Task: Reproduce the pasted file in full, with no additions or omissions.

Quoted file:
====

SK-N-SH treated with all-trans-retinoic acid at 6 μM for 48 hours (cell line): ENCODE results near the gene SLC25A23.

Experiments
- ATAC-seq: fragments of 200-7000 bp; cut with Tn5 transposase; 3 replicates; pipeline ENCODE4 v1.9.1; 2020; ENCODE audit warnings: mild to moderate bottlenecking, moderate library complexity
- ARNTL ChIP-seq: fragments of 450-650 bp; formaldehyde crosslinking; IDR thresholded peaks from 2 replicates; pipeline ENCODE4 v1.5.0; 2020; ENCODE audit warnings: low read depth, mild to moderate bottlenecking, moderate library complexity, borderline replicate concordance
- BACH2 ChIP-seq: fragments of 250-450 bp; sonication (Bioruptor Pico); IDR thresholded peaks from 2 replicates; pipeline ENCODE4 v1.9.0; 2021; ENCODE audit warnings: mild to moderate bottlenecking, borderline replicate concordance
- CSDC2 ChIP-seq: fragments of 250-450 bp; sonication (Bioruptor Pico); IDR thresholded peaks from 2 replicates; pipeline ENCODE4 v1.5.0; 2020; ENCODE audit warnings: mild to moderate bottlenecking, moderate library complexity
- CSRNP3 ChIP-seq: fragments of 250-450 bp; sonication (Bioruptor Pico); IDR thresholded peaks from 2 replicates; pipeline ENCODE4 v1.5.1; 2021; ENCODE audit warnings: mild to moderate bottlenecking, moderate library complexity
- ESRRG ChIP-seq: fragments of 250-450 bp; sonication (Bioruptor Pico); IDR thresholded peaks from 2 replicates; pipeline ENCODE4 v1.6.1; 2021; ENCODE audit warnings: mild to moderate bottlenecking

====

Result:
SK-N-SH treated with all-trans-retinoic acid at 6 μM for 48 hours (cell line): ENCODE results near the gene SLC25A23.

Experiments
- ATAC-seq: fragments of 200-7000 bp; cut with Tn5 transposase; 3 replicates; pipeline ENCODE4 v1.9.1; 2020; ENCODE audit warnings: mild to moderate bottlenecking, moderate library complexity
- ARNTL ChIP-seq: fragments of 450-650 bp; formaldehyde crosslinking; IDR thresholded peaks from 2 replicates; pipeline ENCODE4 v1.5.0; 2020; ENCODE audit warnings: low read depth, mild to moderate bottlenecking, moderate library complexity, borderline replicate concordance
- BACH2 ChIP-seq: fragments of 250-450 bp; sonication (Bioruptor Pico); IDR thresholded peaks from 2 replicates; pipeline ENCODE4 v1.9.0; 2021; ENCODE audit warnings: mild to moderate bottlenecking, borderline replicate concordance
- CSDC2 ChIP-seq: fragments of 250-450 bp; sonication (Bioruptor Pico); IDR thresholded peaks from 2 replicates; pipeline ENCODE4 v1.5.0; 2020; ENCODE audit warnings: mild to moderate bottlenecking, moderate library complexity
- CSRNP3 ChIP-seq: fragments of 250-450 bp; sonication (Bioruptor Pico); IDR thresholded peaks from 2 replicates; pipeline ENCODE4 v1.5.1; 2021; ENCODE audit warnings: mild to moderate bottlenecking, moderate library complexity
- ESRRG ChIP-seq: fragments of 250-450 bp; sonication (Bioruptor Pico); IDR thresholded peaks from 2 replicates; pipeline ENCODE4 v1.6.1; 2021; ENCODE audit warnings: mild to moderate bottlenecking